In a Sunburned Country is a 4 Star, mostly humorous, romp through Australia. It is perhaps a little dated now, he traveled there in 1999. Still he brings to life a place most of us do not know much about. I laughed a lot; he has a self-deprecating and subtle way of expressing himself. You will get to know the various states of Victoria, New South Wales, South Australia and Western Australia in some detail. You get an abbreviated (and frankly unfair) exposure to Queensland and the North Territory. Sadly, you get nothing on Tasmania, a gaping hole in his travels, IMHO.
At times, Bryson paints incredible word pictures of the beauty of forests populated by unique creatures and plants. And then he gets to the terrible emptiness that separates the east from west, north from south. Through many miles, he brings to life the beauty, desolation and character of the bush. He will entertain you with stories of Australia’s explorers, some tragic and some just plain funny. It is a hardy group that has settled there. When he stops trying so hard to be funny, he can be poetic. The descriptions of the Alpine Nat’l Park near Melbourne and the Southwest forest area near Perth are good examples. The cheerfulness and welcoming manner of Australians shines through clearly. I want to visit Australia now! But, damn, it is far away and darn big when you get there. And, by the way, filled with creatures like snakes, insects, fish, crocs, lizards, etc that want to kill you or, at least, make your day very uncomfortable.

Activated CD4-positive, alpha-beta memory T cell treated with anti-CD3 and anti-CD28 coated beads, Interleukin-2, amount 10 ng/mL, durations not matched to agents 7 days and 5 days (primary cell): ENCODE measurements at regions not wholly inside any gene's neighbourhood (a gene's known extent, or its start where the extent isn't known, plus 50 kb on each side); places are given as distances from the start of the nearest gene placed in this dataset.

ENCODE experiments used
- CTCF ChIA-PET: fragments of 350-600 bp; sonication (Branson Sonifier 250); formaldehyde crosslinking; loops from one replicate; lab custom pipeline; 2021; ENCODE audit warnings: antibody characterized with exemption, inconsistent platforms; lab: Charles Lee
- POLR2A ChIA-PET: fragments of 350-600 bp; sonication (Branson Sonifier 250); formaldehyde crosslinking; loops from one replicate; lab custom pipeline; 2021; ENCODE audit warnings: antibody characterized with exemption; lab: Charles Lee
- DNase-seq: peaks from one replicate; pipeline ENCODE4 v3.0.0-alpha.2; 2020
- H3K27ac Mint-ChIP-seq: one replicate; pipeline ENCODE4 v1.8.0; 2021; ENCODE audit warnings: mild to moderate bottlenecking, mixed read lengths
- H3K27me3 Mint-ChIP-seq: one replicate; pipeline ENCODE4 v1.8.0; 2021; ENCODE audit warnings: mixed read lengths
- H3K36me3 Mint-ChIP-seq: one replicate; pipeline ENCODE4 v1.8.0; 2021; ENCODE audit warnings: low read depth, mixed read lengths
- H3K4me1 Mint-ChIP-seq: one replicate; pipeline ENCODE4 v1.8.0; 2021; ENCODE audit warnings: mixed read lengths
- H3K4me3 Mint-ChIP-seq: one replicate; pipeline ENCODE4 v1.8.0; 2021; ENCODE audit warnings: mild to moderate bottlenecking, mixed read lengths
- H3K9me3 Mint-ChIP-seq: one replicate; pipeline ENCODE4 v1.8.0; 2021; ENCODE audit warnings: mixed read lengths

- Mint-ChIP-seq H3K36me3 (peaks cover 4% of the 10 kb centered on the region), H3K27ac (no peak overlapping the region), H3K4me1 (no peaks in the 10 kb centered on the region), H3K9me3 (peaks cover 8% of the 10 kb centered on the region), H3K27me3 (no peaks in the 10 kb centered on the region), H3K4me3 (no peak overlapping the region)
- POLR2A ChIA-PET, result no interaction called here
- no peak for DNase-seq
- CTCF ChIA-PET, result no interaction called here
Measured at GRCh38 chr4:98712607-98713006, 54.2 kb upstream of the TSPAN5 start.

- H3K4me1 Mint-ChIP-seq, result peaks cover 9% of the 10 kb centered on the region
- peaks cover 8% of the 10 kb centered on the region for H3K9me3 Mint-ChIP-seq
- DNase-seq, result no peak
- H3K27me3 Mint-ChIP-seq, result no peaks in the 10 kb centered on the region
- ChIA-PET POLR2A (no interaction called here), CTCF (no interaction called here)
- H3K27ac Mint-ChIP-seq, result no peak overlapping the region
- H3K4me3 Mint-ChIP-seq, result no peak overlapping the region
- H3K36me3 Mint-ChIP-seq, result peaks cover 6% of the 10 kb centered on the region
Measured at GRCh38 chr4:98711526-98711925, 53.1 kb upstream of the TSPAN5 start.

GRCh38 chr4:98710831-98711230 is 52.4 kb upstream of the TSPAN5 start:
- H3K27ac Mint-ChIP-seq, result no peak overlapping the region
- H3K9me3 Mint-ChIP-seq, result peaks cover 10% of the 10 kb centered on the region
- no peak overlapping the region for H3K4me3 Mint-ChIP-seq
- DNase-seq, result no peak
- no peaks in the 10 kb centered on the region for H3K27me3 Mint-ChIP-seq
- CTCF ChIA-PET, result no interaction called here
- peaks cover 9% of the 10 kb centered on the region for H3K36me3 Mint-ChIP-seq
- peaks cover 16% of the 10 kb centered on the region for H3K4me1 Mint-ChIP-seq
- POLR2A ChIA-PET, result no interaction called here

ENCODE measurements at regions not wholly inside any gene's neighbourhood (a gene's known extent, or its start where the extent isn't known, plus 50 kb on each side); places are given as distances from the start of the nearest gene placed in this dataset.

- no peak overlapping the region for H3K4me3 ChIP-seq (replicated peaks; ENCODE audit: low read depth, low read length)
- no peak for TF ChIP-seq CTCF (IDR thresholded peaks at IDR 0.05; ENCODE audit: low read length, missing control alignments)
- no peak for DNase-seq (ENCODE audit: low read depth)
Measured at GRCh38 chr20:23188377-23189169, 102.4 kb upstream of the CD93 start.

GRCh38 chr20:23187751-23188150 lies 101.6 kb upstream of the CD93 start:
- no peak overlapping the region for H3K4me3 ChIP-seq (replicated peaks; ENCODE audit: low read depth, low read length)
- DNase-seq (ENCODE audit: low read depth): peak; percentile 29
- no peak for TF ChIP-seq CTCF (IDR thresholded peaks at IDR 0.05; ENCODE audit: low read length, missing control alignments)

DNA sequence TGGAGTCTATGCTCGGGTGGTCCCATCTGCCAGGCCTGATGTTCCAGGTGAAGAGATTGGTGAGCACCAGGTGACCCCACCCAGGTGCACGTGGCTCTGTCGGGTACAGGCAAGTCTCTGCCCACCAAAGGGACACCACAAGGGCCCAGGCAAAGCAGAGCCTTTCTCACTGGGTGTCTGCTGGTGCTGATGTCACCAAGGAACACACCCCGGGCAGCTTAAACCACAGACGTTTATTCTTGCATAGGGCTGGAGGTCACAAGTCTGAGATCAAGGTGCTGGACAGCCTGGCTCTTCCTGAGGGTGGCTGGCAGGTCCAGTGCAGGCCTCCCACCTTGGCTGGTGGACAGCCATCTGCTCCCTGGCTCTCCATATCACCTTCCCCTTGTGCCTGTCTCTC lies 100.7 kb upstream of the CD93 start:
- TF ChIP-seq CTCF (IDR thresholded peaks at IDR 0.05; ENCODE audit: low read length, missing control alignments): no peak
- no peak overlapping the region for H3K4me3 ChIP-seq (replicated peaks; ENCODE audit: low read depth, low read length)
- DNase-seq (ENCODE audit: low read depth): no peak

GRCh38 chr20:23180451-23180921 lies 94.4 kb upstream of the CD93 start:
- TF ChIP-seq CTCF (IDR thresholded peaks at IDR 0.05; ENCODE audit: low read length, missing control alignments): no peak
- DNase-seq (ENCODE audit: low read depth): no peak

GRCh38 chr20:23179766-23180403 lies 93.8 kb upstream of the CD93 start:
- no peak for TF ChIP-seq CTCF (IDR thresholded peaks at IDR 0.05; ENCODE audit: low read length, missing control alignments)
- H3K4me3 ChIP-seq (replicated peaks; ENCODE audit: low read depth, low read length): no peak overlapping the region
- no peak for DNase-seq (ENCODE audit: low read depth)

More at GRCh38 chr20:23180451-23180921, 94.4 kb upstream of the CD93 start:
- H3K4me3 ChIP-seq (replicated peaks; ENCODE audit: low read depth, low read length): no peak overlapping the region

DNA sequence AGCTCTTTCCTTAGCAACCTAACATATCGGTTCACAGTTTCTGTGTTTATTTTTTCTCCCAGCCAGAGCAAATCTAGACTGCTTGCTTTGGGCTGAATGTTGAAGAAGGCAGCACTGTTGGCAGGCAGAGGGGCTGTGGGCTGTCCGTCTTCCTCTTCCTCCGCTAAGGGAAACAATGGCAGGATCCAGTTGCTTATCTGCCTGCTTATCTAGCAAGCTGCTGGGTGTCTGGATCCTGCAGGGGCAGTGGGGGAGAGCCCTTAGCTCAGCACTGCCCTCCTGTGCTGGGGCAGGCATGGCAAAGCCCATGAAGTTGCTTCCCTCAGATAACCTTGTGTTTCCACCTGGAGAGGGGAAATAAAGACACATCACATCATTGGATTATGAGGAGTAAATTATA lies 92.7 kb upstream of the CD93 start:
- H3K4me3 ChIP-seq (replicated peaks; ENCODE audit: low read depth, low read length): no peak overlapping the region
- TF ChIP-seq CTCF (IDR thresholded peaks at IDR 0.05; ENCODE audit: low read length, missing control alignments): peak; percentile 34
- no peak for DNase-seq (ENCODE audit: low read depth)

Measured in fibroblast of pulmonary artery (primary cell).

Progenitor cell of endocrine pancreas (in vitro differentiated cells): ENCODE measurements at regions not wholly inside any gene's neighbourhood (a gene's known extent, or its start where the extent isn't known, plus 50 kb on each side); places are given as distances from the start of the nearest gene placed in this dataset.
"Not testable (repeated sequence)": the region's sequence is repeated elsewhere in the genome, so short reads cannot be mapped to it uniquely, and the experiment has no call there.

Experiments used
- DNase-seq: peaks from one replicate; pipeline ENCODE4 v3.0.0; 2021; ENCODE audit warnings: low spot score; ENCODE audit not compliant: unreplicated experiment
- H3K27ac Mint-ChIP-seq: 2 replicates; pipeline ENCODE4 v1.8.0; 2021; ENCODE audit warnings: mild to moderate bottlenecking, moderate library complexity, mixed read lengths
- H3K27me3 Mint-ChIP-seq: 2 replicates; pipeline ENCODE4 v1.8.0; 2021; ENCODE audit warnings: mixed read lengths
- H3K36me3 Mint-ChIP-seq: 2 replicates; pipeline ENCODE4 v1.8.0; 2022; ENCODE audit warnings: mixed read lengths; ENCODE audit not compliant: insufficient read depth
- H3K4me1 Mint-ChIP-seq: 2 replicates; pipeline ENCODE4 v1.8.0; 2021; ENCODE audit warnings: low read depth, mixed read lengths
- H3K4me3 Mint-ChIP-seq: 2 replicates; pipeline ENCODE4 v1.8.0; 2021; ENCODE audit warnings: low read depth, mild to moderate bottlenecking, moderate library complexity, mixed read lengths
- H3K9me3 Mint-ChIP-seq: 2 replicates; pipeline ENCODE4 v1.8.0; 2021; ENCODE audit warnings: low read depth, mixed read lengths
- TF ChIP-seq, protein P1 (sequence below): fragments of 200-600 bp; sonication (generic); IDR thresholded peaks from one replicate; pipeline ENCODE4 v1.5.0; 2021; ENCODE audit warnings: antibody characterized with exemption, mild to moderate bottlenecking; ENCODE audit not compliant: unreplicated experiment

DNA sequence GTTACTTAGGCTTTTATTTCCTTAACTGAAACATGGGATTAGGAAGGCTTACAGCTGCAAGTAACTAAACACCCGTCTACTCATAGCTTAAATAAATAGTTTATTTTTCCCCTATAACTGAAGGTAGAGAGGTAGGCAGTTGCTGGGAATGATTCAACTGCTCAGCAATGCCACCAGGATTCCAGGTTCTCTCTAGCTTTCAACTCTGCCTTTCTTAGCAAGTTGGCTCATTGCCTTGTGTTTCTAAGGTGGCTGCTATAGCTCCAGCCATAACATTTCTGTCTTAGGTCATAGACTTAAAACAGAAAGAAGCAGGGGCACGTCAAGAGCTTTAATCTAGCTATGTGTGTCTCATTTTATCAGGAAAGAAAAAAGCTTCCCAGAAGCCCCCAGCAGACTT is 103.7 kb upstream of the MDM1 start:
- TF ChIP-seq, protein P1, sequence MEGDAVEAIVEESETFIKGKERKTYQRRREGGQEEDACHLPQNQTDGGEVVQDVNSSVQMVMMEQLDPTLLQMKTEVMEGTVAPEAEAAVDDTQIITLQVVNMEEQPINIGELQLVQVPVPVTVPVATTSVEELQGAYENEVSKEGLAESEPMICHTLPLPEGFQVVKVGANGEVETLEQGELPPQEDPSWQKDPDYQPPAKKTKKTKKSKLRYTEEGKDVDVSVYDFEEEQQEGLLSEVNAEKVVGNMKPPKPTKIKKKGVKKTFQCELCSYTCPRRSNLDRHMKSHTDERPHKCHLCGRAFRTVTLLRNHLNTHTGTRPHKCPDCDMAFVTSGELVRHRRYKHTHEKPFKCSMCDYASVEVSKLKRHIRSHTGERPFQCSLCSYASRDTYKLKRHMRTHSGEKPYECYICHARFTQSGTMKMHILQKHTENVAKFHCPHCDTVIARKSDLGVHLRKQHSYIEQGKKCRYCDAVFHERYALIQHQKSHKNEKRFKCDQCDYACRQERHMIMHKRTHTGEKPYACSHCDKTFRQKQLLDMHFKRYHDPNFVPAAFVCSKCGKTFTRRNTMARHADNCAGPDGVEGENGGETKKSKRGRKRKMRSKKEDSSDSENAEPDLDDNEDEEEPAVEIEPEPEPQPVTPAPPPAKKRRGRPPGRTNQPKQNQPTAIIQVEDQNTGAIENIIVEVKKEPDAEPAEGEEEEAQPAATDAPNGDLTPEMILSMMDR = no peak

The book is not all goodness and laugh-out-loud funny. Australia and the Australians get 5 Stars but Bryson only gets 3 Stars. He can be very snarky and superficial. His discourse on the Aborigines was frankly condescending and ill-informed. He doesn’t appear to have made an effort to go meet Aborigines but he has plenty of judgments and opinions on the issue. If he was going to cover this social concern, he needed to devote some real time to it, not just passing shots. As mentioned, he left out Tasmania, which I really want to know about. His account may start to grate on an Australian or someone familiar with the country as he exaggerates and makes fun of some quirks. Hearing Bryson on Aussie sports, cricket for example, is like hearing these Brit talking heads showing up on our financial TV networks expound on US politics, i.e., clueless.
In the end, he shares a very appealing and attractive country and culture with us. An enjoyable read.